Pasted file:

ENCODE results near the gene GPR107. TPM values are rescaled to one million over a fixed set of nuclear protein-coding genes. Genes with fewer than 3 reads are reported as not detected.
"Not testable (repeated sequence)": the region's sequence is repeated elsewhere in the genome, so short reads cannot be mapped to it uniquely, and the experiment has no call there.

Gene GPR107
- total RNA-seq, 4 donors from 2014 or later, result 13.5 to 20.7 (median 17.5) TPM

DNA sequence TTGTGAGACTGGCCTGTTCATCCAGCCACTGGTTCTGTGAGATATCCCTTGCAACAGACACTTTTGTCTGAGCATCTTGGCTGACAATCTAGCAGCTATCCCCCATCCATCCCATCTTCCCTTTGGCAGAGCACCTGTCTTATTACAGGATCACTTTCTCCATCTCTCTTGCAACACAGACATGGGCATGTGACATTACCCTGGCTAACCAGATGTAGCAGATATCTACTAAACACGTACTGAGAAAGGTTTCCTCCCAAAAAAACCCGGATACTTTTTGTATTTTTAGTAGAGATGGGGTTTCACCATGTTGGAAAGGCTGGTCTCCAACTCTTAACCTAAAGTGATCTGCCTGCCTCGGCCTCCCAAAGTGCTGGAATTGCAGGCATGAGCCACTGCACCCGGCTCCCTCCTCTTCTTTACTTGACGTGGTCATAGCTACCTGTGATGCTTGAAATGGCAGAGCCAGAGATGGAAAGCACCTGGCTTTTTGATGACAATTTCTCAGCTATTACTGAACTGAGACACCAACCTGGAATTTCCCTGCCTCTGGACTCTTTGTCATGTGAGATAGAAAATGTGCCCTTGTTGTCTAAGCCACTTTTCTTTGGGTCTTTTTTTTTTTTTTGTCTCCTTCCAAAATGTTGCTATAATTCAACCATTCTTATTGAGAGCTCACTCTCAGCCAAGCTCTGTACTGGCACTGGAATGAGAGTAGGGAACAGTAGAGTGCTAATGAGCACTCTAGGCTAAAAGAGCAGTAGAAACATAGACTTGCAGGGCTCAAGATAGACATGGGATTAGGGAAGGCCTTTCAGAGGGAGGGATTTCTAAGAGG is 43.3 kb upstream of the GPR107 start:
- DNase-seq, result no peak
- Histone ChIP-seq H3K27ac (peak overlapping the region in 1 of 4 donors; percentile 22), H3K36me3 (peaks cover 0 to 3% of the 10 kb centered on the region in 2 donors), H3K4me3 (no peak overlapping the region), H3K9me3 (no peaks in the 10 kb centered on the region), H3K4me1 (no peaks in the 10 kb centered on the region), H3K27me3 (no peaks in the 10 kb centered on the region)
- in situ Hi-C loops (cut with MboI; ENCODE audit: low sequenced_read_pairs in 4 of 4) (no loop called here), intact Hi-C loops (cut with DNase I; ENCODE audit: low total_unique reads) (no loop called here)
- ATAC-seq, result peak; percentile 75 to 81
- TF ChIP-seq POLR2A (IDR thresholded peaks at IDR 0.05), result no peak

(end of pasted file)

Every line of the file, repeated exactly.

ENCODE results near the gene GPR107. TPM values are rescaled to one million over a fixed set of nuclear protein-coding genes. Genes with fewer than 3 reads are reported as not detected.
"Not testable (repeated sequence)": the region's sequence is repeated elsewhere in the genome, so short reads cannot be mapped to it uniquely, and the experiment has no call there.

Gene GPR107
- total RNA-seq, 4 donors from 2014 or later, result 13.5 to 20.7 (median 17.5) TPM

DNA sequence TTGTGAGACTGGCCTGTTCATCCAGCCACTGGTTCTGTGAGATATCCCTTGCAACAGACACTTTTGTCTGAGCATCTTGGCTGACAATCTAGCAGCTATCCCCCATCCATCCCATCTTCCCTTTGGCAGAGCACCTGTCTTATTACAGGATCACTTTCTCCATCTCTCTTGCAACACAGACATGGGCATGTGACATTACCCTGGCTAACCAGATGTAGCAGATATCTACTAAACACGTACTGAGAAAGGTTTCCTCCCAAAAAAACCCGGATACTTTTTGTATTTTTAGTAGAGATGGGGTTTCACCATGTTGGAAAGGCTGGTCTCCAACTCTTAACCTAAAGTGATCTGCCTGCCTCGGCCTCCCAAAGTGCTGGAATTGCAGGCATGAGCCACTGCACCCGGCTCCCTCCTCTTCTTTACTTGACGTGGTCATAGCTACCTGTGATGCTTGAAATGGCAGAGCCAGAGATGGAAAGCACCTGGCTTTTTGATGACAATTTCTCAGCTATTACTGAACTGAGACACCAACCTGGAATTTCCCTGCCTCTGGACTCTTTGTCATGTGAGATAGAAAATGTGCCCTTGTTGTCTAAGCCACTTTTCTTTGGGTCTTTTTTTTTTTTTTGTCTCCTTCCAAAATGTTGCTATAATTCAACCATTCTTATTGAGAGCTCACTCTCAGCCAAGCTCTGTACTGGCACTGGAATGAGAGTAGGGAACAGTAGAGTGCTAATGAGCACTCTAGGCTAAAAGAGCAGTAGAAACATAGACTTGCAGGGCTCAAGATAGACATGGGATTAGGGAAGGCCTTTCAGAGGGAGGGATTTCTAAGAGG is 43.3 kb upstream of the GPR107 start:
- DNase-seq, result no peak
- Histone ChIP-seq H3K27ac (peak overlapping the region in 1 of 4 donors; percentile 22), H3K36me3 (peaks cover 0 to 3% of the 10 kb centered on the region in 2 donors), H3K4me3 (no peak overlapping the region), H3K9me3 (no peaks in the 10 kb centered on the region), H3K4me1 (no peaks in the 10 kb centered on the region), H3K27me3 (no peaks in the 10 kb centered on the region)
- in situ Hi-C loops (cut with MboI; ENCODE audit: low sequenced_read_pairs in 4 of 4) (no loop called here), intact Hi-C loops (cut with DNase I; ENCODE audit: low total_unique reads) (no loop called here)
- ATAC-seq, result peak; percentile 75 to 81
- TF ChIP-seq POLR2A (IDR thresholded peaks at IDR 0.05), result no peak